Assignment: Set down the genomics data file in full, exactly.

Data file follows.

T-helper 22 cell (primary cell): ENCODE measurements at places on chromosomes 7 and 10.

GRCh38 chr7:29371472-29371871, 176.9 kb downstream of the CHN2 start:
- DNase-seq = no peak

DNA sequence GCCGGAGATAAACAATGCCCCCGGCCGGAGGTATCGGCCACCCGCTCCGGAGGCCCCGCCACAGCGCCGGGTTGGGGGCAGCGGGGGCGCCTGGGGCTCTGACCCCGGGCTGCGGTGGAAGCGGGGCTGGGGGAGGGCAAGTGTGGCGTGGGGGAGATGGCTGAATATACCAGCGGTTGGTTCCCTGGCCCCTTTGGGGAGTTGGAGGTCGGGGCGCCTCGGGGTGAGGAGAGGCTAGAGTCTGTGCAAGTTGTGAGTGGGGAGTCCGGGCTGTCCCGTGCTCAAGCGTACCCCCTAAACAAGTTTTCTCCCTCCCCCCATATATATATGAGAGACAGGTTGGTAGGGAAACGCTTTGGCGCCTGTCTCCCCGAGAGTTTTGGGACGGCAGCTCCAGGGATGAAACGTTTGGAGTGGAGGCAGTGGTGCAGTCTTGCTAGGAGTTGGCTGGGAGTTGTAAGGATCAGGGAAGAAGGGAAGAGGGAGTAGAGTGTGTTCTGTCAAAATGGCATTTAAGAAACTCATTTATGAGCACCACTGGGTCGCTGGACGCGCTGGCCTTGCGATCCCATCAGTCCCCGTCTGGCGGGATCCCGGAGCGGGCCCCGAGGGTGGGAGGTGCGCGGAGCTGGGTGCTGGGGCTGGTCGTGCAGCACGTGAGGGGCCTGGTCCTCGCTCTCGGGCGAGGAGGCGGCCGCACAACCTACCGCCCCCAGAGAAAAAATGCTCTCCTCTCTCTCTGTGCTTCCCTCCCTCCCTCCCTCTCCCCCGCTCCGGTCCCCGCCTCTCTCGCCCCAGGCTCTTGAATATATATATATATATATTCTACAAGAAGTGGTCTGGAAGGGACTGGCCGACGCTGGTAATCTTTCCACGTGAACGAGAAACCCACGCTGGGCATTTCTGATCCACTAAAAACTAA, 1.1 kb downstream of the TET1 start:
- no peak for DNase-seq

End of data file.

T-helper 22 cell (primary cell): ENCODE measurements at places on chromosomes 7 and 10.

GRCh38 chr7:29371472-29371871, 176.9 kb downstream of the CHN2 start:
- DNase-seq = no peak

DNA sequence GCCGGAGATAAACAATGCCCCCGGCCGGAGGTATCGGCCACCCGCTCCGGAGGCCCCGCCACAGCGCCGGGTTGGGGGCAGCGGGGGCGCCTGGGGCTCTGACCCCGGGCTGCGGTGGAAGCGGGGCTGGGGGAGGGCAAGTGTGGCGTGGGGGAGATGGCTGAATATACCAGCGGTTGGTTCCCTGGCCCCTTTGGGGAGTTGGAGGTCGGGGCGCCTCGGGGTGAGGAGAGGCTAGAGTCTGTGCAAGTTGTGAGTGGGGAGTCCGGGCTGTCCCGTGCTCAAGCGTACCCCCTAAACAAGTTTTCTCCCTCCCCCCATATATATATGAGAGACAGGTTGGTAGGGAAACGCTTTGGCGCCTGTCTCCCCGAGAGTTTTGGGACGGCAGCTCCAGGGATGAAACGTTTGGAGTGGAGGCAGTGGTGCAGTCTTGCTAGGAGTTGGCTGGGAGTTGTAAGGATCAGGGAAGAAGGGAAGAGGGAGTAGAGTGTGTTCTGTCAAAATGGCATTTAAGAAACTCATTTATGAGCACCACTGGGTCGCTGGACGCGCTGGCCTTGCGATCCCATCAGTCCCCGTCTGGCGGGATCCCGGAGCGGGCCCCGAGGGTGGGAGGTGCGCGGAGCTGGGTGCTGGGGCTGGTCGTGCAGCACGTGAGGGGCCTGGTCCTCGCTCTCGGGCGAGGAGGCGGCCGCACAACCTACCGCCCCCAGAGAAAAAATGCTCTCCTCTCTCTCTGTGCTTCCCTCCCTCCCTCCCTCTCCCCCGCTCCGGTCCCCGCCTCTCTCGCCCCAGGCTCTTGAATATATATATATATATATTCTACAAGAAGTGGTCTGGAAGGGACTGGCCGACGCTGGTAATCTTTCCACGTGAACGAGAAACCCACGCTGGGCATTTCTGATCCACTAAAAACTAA, 1.1 kb downstream of the TET1 start:
- no peak for DNase-seq